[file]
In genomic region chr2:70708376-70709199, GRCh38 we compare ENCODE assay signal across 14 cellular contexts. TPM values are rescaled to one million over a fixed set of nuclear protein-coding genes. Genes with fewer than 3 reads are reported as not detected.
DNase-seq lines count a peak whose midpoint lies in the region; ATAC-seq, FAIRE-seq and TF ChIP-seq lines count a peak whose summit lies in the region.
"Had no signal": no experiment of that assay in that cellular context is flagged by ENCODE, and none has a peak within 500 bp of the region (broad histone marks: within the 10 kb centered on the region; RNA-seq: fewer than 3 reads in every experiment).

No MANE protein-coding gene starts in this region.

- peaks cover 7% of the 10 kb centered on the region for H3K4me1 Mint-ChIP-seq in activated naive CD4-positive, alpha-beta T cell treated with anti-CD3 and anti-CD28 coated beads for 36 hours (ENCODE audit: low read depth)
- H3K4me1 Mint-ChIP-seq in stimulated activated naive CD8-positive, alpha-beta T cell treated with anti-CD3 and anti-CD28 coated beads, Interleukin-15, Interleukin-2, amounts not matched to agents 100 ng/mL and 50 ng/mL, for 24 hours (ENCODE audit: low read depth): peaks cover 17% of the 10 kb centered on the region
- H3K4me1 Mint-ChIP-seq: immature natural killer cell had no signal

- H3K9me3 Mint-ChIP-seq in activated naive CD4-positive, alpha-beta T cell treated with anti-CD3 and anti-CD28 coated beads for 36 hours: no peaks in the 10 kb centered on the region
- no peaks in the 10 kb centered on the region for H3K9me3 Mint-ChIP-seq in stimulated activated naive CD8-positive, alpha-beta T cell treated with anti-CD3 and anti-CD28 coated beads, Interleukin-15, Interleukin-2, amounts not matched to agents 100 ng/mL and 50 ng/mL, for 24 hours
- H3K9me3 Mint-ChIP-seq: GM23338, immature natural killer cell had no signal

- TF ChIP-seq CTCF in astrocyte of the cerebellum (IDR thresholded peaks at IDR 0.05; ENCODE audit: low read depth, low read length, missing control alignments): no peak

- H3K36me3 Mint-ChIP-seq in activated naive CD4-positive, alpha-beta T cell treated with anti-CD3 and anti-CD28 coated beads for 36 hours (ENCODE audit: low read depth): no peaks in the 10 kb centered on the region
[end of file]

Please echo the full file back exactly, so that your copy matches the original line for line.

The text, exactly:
In genomic region chr2:70708376-70709199, GRCh38 we compare ENCODE assay signal across 14 cellular contexts. TPM values are rescaled to one million over a fixed set of nuclear protein-coding genes. Genes with fewer than 3 reads are reported as not detected.
DNase-seq lines count a peak whose midpoint lies in the region; ATAC-seq, FAIRE-seq and TF ChIP-seq lines count a peak whose summit lies in the region.
"Had no signal": no experiment of that assay in that cellular context is flagged by ENCODE, and none has a peak within 500 bp of the region (broad histone marks: within the 10 kb centered on the region; RNA-seq: fewer than 3 reads in every experiment).

No MANE protein-coding gene starts in this region.

- peaks cover 7% of the 10 kb centered on the region for H3K4me1 Mint-ChIP-seq in activated naive CD4-positive, alpha-beta T cell treated with anti-CD3 and anti-CD28 coated beads for 36 hours (ENCODE audit: low read depth)
- H3K4me1 Mint-ChIP-seq in stimulated activated naive CD8-positive, alpha-beta T cell treated with anti-CD3 and anti-CD28 coated beads, Interleukin-15, Interleukin-2, amounts not matched to agents 100 ng/mL and 50 ng/mL, for 24 hours (ENCODE audit: low read depth): peaks cover 17% of the 10 kb centered on the region
- H3K4me1 Mint-ChIP-seq: immature natural killer cell had no signal

- H3K9me3 Mint-ChIP-seq in activated naive CD4-positive, alpha-beta T cell treated with anti-CD3 and anti-CD28 coated beads for 36 hours: no peaks in the 10 kb centered on the region
- no peaks in the 10 kb centered on the region for H3K9me3 Mint-ChIP-seq in stimulated activated naive CD8-positive, alpha-beta T cell treated with anti-CD3 and anti-CD28 coated beads, Interleukin-15, Interleukin-2, amounts not matched to agents 100 ng/mL and 50 ng/mL, for 24 hours
- H3K9me3 Mint-ChIP-seq: GM23338, immature natural killer cell had no signal

- TF ChIP-seq CTCF in astrocyte of the cerebellum (IDR thresholded peaks at IDR 0.05; ENCODE audit: low read depth, low read length, missing control alignments): no peak

- H3K36me3 Mint-ChIP-seq in activated naive CD4-positive, alpha-beta T cell treated with anti-CD3 and anti-CD28 coated beads for 36 hours (ENCODE audit: low read depth): no peaks in the 10 kb centered on the region